Comment from E-mail

I know that the Mac isn't really "your" computer (like the II) but you still seem pretty fond of it so I wonder what's your take on Apple's "plans" for the Mac. It seems that Steve Jobs is going to kill off the Mac and replace it with a "super NeXTcomputer". The Mac of today doesn't really remind me of the early Mac (from a hardware perspective). Perhaps it's the big screen (mine's 21", not quite like the "SE" sat to my right), perhaps it's the shape (a blue tower?!) perhaps it's just the PowerPC. All I know is; "It's Mac Jim but not as we knew it!". With the ripping out of the MacOS early this year (if all goes well) surly the Mac is dead in all but name. It's simply not the same beast.

What do you think of this? Would it be more accurate to call today's Mac the NeXTcomputer][? And what about OpenStep (oh MacOS X excuse me!) what do you think? Is this OS from the late 80's (or the 60's if you really trace it back) is this a good replacement to MacOS? I mean being crude; will you want one on your desk? What about the UI, how much Mac should they keep - what about "Finder" vs "Workspace Manager"?

I'd really like to hear your take on this. I have may happy memories from childhood of "playing" with my friend's Apple II (I actually wrote a program that did his billing for him - it was a scruffy little program but saved him a lot of time!) and knowing the a guy like you designed it makes those memories all the more special (we played a lot of games too!) Thanks in advance.


Your comments represent a lot of fears that loyal Macintosh owners have. To a large extent you are correct. But let's say that we took the Mac and tried to improve and fix it one step at a time. We'd likely wind up with something closer to OpenStep anyway. I'm sure that a great effort is being spent to make it feel right to Macintosh owners.

Then again, Steve Jobs comes from not using the Macintosh closely for some time. This can be an advantage in terms of moving on to a good machine for the future and leaving the past behind. We were too stagnated for too long. A lot of new Apple products are marketed to computer novitiates. The iMac and iBook are in this category. The effort is to reach new buyers, not former Macintosh users. To do this you have to have an exceptional machine and the past look and feel, and the past connectors, don't belong.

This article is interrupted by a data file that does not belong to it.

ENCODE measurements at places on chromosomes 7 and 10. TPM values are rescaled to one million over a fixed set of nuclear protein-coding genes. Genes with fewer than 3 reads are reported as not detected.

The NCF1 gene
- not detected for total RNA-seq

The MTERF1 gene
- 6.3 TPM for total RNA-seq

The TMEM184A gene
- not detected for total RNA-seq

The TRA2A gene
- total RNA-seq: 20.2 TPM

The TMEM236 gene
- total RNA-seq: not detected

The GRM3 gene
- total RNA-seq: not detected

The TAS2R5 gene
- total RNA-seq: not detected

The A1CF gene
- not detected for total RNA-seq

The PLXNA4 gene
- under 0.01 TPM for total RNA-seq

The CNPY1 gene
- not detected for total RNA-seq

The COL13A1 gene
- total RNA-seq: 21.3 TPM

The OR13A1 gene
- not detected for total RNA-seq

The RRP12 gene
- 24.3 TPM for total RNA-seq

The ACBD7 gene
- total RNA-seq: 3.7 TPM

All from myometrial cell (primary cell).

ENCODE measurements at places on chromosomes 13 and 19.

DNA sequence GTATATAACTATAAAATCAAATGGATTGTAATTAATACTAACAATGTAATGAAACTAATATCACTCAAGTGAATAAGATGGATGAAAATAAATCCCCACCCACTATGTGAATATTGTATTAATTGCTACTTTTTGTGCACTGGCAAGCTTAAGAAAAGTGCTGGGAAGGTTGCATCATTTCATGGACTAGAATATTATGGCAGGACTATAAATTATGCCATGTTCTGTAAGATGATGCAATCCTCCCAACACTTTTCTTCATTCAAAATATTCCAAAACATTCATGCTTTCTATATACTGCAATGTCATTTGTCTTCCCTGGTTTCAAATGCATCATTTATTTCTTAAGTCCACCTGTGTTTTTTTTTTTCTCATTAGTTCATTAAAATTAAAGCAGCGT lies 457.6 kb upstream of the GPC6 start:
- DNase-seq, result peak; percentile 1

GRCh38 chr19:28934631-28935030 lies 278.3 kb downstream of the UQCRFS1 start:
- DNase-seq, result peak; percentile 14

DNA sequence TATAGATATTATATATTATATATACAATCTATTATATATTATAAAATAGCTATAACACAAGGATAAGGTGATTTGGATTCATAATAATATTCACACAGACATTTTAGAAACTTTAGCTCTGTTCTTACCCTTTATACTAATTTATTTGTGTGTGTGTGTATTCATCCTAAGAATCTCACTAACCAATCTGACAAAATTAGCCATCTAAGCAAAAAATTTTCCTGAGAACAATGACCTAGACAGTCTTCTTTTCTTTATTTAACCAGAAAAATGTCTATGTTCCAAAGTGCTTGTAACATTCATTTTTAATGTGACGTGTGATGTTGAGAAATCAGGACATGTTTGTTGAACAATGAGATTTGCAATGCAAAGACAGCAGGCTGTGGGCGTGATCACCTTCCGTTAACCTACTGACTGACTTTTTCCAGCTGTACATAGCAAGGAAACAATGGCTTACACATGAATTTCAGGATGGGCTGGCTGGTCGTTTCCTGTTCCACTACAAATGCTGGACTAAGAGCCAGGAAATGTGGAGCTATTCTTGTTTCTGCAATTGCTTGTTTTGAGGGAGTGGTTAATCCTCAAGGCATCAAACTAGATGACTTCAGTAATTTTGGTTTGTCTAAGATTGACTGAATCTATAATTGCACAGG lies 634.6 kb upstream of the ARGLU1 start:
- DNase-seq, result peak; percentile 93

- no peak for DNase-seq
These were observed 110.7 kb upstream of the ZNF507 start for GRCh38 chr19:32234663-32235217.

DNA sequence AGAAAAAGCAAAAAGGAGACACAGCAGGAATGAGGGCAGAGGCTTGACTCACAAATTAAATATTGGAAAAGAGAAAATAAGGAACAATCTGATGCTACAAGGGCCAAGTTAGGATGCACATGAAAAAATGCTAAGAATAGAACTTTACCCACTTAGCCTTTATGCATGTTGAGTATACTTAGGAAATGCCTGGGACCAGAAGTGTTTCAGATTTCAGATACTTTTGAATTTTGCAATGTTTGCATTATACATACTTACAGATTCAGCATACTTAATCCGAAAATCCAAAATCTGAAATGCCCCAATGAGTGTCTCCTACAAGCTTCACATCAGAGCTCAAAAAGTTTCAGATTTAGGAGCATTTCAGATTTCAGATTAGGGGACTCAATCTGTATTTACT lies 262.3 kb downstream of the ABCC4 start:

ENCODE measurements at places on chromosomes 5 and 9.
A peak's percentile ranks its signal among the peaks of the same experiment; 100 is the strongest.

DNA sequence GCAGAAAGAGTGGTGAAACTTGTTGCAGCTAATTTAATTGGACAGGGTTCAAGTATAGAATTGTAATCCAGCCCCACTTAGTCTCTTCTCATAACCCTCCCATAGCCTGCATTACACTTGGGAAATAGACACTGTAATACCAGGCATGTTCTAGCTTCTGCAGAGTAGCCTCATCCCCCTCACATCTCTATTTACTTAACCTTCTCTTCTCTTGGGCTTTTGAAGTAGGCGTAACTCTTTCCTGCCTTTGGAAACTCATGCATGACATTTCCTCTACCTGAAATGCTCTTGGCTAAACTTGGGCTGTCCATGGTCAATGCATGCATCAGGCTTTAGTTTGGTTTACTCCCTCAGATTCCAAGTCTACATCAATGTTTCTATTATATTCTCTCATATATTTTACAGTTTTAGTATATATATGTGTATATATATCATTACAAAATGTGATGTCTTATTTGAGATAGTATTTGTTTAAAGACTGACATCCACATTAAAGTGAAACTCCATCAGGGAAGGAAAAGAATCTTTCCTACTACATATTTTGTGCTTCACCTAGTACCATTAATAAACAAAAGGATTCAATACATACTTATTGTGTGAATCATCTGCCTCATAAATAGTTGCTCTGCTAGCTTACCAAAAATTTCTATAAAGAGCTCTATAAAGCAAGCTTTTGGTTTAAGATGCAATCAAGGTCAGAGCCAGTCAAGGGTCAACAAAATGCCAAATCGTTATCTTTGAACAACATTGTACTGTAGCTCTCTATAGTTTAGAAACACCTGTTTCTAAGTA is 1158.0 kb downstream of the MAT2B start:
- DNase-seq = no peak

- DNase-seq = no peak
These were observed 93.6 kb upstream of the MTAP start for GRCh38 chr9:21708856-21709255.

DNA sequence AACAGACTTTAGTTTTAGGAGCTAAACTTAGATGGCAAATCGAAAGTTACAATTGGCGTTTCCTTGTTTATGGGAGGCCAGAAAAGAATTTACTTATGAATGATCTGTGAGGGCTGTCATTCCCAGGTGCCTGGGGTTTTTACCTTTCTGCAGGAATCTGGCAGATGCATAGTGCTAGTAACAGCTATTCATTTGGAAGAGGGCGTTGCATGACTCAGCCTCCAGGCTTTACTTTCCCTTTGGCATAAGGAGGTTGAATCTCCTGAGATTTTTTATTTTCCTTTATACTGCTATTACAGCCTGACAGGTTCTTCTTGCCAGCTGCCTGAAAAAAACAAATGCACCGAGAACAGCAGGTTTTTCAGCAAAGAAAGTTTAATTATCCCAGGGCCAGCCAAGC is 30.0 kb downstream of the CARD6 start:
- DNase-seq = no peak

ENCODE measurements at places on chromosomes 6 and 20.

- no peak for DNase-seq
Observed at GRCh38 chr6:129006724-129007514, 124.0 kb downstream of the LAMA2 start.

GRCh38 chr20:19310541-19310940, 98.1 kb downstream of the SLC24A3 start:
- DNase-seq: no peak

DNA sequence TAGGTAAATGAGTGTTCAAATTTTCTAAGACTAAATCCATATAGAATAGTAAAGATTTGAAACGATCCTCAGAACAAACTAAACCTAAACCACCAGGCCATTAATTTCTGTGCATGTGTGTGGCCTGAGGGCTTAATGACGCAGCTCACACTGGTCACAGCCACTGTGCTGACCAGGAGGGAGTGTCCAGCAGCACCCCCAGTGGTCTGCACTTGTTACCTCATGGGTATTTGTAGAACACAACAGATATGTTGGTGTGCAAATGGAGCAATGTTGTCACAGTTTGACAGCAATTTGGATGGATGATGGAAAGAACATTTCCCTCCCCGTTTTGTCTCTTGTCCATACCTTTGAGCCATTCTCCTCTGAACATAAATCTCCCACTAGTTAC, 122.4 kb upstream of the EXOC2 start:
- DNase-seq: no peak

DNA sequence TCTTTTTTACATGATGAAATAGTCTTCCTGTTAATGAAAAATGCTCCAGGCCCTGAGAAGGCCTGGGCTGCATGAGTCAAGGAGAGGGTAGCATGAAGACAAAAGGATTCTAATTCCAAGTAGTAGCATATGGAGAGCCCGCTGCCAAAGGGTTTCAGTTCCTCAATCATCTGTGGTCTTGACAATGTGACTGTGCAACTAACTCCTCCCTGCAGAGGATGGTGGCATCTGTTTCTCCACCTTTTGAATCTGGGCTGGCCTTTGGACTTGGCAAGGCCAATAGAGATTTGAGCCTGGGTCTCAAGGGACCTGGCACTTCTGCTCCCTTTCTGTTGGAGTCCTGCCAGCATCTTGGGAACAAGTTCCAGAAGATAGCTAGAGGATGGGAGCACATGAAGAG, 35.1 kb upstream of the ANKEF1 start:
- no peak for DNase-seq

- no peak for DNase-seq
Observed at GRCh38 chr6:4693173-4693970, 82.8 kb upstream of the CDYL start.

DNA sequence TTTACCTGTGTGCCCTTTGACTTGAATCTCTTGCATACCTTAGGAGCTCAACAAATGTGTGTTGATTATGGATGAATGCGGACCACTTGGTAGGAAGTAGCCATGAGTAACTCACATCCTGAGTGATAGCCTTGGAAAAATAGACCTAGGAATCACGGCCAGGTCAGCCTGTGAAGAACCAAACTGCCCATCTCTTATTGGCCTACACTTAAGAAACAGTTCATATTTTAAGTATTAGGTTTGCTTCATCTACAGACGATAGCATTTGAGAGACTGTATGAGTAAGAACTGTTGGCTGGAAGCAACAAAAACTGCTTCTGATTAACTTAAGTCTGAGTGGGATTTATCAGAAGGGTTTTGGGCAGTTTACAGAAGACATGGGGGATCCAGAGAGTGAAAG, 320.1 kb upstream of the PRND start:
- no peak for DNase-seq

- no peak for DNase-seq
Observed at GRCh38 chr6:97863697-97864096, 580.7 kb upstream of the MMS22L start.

How is your relationship with Steve Jobs?

Question from E-mail

How is your relationship with Steve Jobs? Are you folks still friends? I remember back in 1992 when I saw my first NeXT Station and NeXT Cube made by the NeXT Computer company whom Steve Jobs started after his departure from Apple. I was in college then and NeXT sent a rep to our annual computer fair at the Unviersity of Florida campus. I immediately fell in love with the sleek lines on this new machine but of course I could never afford it. Since that time I have admired Steve Jobs both for the incredible NeXT Station and the NeXTSTEP OS. However, his personality as depicted in the movie was very disturbing. Was he looking for ways to motivate his employees or was it just a power trip he was on? You may abstain from answering this question if you feel it is to sticky an issue.


I admired taking bold steps like not having a floppy or hard disk, but it's only worthwhile when it works out. The first NeXT Cube had too many problems.

The depiction of Steve's personality in the movie is quite accurate and I suppose that Steve is happy with it. Although Steve almost always acted and spoke as though he was more right than anyone else, he only sometimes engaged in the activities portrayed, such as berating employees. I've heard from enough employees to know about these outbursts although I fortunately never witnessed one. Steve would probably tell you that these were artists who had to be treated that way to get the great art out of them, that anything just adequate wasn't what they were capable of. Also, others that aren't performing like great artists aren't worth keeping in Steve's eye. It's a very debatable issue, but I won't debate it with Steve. We're different here.